In an official statement, the American-owned business, estimated to be worth more than £400 million, explained that the plastic parts are shaped and sized like crisps, making them more dangerous.
The UK Food Standards Agency said; 'This means these products are a possible risk to health.'
The easiest way to tell if your crisps could be affected is to check the best before date, as all of the botched bags have a best before of 28th May 2016.
The affected products include the 150g bags of lightly salted crisps, which are sourced exclusively from Asda supermarkets, so if you've been shopping elsewhere for the 150g bags then you shouldn't be affected by the problem.
Other bags affected are the 40g bags of sea salt and balsamic vinegar, and mature cheddar and red onion, which could have been purchased from any retailer.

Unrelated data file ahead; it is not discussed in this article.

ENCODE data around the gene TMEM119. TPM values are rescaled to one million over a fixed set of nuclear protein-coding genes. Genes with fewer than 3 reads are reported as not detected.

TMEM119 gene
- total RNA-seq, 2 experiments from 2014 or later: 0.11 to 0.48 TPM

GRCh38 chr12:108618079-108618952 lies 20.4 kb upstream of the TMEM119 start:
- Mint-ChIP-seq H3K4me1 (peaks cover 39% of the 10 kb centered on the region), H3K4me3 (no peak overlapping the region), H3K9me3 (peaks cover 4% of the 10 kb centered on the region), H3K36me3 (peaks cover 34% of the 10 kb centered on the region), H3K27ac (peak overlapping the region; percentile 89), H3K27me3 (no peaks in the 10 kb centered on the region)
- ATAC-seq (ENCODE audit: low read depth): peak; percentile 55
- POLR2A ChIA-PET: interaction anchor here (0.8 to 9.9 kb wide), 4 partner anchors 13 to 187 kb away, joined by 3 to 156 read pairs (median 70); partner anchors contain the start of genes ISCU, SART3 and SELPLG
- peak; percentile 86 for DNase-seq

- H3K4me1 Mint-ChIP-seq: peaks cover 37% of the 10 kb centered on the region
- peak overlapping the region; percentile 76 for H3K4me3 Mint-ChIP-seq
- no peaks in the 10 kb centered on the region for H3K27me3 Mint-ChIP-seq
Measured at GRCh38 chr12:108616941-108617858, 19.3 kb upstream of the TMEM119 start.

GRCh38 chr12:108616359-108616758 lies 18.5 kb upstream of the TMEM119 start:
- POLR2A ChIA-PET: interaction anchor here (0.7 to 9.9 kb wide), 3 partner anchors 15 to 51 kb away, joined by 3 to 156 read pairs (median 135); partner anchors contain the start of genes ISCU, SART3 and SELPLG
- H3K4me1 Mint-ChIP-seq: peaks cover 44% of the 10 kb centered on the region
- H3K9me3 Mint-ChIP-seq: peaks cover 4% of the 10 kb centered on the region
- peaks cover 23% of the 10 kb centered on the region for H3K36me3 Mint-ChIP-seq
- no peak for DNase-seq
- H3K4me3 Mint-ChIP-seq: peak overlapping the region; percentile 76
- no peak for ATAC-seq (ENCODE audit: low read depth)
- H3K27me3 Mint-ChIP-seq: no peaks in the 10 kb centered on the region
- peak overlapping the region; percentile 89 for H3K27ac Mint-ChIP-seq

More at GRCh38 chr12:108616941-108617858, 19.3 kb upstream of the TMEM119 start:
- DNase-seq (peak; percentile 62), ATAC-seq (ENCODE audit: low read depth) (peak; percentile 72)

Extra care should be taken in regard to the smaller 30g bags of lightly salted crisps because they are often used as complimentary snacks or on train buffet cars, so people will not be aware of their original origin.
The company, which started UK production in Norwich in 1989, said; 'As a precautionary measure, we are asking customers not to eat the product and to contact us for a full refund.'
'If you have any of the products referred to in this notice please return the empty pack for a full refund including postage, together with your name and address to Kettle Foods Ltd, Barnard Road, Norwich NR5 9JP.
'We apologise for any inconvenience caused and thank our customers in advance for their cooperation.'
Kettle Chips was founded in Oregon, USA, in 1978 and was bought by San Francisco-based Diamond Foods. The brand specialises in gourmet crisps, nuts and tortilla chips.